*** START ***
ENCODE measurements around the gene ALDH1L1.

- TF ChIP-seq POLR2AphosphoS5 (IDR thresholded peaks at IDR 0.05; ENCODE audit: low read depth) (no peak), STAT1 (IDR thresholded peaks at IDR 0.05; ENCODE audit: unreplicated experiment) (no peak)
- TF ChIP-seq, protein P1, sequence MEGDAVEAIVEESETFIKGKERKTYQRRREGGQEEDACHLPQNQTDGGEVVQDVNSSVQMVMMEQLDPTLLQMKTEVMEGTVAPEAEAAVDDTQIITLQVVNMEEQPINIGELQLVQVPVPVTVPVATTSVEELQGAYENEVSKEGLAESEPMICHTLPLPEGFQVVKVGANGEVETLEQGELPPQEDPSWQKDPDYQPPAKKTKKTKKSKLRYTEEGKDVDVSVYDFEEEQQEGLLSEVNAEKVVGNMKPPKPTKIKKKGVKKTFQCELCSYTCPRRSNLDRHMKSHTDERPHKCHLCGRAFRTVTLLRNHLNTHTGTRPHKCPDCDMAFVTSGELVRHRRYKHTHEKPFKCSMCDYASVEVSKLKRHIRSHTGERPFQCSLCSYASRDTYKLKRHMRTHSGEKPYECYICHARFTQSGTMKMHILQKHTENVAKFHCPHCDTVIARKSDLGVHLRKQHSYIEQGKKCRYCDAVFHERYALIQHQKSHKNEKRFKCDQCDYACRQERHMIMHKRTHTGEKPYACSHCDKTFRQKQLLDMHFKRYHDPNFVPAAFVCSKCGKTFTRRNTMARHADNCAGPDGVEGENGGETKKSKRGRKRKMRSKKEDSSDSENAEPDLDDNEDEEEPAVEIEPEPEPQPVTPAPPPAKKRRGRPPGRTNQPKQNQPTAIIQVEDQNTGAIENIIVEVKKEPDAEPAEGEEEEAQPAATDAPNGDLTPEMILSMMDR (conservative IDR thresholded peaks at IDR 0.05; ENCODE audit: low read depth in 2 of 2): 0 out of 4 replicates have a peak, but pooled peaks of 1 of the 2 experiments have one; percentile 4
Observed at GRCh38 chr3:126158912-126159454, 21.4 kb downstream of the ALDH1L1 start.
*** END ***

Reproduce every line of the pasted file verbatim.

ENCODE measurements around the gene ALDH1L1.

- TF ChIP-seq POLR2AphosphoS5 (IDR thresholded peaks at IDR 0.05; ENCODE audit: low read depth) (no peak), STAT1 (IDR thresholded peaks at IDR 0.05; ENCODE audit: unreplicated experiment) (no peak)
- TF ChIP-seq, protein P1, sequence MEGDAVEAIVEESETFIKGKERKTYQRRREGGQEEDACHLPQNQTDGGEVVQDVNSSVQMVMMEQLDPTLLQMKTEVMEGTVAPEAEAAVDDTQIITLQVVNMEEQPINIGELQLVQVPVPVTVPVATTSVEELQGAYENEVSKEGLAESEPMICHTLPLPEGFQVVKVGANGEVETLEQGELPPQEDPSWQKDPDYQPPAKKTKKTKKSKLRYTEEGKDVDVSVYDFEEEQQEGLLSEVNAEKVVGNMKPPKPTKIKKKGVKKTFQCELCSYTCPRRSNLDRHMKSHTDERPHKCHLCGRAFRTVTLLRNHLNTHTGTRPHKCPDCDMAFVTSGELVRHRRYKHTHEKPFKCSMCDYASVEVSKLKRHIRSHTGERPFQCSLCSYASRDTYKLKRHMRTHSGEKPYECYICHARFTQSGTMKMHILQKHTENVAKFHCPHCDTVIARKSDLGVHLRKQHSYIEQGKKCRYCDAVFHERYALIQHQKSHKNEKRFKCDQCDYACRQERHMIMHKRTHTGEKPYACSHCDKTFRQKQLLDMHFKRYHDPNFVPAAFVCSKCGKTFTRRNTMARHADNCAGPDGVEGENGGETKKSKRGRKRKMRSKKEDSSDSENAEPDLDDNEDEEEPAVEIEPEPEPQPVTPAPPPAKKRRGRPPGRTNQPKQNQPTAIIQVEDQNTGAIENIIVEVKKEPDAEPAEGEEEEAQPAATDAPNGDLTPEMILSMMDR (conservative IDR thresholded peaks at IDR 0.05; ENCODE audit: low read depth in 2 of 2): 0 out of 4 replicates have a peak, but pooled peaks of 1 of the 2 experiments have one; percentile 4
Observed at GRCh38 chr3:126158912-126159454, 21.4 kb downstream of the ALDH1L1 start.